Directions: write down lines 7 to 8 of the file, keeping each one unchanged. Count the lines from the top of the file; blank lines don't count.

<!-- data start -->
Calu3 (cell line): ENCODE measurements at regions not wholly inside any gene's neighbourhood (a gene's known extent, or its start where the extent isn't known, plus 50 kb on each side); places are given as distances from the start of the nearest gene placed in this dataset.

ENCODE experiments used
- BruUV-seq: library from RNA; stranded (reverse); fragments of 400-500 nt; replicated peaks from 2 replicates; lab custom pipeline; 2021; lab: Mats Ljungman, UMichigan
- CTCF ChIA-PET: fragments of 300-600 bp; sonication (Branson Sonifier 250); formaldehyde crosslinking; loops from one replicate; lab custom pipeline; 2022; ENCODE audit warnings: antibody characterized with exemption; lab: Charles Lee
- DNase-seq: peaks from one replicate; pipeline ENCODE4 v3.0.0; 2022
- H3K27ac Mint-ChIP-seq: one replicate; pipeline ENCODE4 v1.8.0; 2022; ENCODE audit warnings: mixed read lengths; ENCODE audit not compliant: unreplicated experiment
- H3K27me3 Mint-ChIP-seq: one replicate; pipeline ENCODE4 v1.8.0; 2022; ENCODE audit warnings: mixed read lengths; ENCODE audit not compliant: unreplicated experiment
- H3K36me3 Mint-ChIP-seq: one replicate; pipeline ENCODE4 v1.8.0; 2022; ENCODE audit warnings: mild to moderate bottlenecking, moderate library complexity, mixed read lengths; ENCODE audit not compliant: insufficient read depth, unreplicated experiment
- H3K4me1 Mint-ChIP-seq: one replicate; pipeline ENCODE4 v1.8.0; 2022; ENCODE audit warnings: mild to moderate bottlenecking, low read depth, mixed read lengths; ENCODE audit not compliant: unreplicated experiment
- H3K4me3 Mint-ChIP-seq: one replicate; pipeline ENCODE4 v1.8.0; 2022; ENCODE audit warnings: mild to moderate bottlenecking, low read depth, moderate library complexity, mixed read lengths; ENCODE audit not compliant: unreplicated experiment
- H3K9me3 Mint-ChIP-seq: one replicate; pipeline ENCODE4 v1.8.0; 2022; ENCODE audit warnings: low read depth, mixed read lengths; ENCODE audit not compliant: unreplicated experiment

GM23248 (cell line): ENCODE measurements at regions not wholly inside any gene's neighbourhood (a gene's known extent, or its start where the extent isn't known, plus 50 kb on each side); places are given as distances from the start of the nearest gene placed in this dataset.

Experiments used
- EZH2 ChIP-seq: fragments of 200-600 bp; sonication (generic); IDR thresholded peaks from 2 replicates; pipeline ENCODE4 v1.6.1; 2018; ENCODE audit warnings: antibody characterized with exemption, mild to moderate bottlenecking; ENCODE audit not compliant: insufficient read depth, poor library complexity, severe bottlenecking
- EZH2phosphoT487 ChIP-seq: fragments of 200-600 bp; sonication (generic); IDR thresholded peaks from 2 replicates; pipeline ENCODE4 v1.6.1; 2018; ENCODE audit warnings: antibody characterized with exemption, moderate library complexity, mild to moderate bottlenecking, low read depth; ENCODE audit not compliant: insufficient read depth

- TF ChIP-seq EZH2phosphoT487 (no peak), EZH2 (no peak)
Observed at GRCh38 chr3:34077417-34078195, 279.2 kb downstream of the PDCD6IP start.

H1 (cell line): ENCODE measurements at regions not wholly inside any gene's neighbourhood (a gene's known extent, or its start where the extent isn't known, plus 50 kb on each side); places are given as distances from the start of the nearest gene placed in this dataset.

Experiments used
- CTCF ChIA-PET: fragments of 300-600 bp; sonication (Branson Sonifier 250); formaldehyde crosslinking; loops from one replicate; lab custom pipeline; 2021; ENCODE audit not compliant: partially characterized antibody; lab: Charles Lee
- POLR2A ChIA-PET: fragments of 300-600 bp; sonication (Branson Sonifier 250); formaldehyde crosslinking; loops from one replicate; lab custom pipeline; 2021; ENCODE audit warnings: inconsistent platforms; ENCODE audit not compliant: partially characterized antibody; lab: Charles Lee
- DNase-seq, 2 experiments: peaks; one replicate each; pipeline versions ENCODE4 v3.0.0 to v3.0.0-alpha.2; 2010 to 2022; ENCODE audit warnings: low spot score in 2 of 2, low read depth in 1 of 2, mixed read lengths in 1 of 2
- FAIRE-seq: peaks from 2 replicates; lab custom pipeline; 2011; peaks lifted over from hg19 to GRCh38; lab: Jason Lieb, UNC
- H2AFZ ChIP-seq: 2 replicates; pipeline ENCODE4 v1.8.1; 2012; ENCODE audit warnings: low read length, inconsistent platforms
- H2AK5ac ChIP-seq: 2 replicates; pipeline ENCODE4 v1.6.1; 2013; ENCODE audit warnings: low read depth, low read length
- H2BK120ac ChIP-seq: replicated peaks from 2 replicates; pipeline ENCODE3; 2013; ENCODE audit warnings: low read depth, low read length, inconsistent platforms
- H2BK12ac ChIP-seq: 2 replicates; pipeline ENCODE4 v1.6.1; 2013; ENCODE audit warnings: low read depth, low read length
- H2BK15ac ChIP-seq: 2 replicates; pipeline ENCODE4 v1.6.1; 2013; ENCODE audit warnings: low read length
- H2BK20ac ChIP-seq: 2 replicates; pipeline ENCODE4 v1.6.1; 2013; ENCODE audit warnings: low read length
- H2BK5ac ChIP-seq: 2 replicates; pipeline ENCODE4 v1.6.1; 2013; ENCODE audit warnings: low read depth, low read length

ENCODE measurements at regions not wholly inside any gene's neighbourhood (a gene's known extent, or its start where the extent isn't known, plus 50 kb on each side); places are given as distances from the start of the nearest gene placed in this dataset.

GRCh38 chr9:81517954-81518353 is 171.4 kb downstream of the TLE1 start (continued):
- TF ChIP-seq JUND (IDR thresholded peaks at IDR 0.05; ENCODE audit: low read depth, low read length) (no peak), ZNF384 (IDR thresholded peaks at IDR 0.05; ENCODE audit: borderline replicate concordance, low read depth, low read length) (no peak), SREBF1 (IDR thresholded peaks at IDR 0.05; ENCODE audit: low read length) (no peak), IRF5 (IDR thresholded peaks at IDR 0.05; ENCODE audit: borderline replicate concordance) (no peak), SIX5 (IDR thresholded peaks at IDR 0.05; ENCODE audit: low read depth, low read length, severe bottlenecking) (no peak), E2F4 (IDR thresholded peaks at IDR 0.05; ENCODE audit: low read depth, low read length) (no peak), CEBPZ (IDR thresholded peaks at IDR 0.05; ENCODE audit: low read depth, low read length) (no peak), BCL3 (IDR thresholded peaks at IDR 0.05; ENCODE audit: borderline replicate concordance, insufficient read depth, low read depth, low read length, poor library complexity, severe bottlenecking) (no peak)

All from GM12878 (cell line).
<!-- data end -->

- H3K27me3 Mint-ChIP-seq: one replicate; pipeline ENCODE4 v1.8.0; 2022; ENCODE audit warnings: mixed read lengths; ENCODE audit not compliant: unreplicated experiment
- H3K36me3 Mint-ChIP-seq: one replicate; pipeline ENCODE4 v1.8.0; 2022; ENCODE audit warnings: mild to moderate bottlenecking, moderate library complexity, mixed read lengths; ENCODE audit not compliant: insufficient read depth, unreplicated experiment